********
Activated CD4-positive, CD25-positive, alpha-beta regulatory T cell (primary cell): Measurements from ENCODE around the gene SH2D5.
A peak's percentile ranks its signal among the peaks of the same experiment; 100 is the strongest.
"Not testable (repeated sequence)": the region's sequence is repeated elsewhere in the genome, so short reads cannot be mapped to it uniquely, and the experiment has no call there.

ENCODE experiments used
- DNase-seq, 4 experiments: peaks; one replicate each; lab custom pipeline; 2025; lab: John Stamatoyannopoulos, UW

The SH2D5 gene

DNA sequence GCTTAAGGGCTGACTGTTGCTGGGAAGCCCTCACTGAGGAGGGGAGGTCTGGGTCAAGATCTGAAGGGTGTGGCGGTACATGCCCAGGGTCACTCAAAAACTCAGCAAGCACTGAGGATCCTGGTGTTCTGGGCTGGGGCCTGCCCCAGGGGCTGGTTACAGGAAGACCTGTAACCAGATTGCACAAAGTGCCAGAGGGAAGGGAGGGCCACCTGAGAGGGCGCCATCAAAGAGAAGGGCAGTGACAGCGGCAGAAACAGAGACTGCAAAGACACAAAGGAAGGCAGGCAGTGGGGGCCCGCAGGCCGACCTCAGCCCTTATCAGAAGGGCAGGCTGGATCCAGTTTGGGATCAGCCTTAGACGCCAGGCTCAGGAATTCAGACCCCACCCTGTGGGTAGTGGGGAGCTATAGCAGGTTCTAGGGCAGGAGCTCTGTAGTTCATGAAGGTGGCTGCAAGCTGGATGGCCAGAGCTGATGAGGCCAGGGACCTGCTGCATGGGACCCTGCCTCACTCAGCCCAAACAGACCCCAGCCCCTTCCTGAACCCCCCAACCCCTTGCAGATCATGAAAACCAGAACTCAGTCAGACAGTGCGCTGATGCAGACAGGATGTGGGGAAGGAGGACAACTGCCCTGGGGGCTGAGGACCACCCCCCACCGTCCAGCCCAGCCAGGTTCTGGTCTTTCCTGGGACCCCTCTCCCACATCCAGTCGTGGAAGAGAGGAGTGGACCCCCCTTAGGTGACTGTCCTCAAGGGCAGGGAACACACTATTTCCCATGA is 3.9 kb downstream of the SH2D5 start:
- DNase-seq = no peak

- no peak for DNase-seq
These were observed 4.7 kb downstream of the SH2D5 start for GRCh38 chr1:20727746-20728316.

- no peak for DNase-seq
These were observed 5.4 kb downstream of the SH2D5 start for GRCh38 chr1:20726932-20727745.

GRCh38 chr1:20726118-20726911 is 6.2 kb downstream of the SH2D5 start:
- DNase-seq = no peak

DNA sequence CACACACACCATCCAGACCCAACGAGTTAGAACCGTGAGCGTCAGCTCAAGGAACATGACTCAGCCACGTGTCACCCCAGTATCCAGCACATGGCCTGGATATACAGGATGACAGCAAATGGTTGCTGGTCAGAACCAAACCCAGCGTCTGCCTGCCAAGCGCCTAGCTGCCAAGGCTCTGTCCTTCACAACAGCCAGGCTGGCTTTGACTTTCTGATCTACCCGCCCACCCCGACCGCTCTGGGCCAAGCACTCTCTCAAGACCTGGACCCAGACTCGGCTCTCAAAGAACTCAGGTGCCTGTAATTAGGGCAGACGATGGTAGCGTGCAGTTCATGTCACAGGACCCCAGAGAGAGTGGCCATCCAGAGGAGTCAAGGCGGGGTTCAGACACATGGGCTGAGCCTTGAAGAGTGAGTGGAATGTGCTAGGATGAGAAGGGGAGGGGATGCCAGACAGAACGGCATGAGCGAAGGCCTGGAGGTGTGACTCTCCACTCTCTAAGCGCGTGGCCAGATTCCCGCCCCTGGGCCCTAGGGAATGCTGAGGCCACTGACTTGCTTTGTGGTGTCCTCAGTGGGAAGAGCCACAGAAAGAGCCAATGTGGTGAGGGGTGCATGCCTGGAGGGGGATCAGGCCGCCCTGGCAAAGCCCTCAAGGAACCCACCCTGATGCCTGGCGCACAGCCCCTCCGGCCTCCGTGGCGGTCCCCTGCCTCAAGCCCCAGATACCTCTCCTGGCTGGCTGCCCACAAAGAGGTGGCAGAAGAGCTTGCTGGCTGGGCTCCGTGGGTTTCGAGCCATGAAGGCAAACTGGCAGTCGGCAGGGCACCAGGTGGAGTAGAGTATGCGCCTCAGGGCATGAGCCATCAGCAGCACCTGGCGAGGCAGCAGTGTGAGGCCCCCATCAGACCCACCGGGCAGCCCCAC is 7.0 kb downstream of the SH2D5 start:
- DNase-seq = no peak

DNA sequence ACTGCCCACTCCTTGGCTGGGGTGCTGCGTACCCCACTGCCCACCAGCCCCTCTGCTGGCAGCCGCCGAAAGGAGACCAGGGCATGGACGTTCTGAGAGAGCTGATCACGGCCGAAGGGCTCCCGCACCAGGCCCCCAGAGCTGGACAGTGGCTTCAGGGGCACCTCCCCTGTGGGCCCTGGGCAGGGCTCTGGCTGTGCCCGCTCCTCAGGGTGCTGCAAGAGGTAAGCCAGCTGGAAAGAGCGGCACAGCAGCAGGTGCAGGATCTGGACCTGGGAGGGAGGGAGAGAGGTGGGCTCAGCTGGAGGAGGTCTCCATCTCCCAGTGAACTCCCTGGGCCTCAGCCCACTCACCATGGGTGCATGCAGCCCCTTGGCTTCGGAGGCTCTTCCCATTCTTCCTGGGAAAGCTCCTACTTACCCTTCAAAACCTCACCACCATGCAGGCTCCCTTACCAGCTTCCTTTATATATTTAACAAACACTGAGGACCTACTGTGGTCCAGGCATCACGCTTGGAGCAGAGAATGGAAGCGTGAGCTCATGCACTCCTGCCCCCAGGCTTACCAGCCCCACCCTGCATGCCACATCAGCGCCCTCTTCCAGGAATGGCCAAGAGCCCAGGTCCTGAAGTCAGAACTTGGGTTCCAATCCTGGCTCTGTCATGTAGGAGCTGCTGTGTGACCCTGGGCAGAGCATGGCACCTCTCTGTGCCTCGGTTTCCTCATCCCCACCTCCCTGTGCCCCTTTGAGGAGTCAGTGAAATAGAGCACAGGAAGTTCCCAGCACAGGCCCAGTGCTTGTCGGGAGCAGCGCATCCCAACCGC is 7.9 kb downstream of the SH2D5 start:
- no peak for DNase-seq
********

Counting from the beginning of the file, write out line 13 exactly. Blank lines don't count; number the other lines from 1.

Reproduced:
GRCh38 chr1:20726118-20726911 is 6.2 kb downstream of the SH2D5 start: